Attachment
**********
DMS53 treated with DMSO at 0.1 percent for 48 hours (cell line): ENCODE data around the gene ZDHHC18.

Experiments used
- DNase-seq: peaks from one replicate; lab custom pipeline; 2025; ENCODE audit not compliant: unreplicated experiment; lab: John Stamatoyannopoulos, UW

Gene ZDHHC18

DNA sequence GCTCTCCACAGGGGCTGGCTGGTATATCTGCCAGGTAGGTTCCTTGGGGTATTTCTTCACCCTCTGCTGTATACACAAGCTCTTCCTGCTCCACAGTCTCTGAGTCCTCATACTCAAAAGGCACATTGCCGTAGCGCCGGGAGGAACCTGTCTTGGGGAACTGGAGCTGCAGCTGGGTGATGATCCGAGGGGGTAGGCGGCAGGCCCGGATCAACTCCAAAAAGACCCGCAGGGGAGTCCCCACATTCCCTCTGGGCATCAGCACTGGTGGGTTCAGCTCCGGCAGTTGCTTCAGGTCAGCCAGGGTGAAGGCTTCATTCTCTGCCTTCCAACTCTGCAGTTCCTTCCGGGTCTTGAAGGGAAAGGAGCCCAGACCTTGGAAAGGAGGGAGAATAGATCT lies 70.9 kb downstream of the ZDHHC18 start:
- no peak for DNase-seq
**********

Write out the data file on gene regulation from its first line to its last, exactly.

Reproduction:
DMS53 treated with DMSO at 0.1 percent for 48 hours (cell line): ENCODE data around the gene ZDHHC18.

Experiments used
- DNase-seq: peaks from one replicate; lab custom pipeline; 2025; ENCODE audit not compliant: unreplicated experiment; lab: John Stamatoyannopoulos, UW

Gene ZDHHC18

DNA sequence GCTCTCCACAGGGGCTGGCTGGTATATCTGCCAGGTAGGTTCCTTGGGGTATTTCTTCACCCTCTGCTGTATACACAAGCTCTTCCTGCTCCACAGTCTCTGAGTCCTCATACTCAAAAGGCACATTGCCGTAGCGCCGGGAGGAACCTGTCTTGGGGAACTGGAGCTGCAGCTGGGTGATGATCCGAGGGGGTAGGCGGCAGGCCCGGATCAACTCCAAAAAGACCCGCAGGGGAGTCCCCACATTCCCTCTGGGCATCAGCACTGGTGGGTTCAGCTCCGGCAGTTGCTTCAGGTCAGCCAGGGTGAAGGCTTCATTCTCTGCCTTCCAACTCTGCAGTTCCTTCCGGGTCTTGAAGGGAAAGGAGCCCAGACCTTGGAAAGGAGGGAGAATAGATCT lies 70.9 kb downstream of the ZDHHC18 start:
- no peak for DNase-seq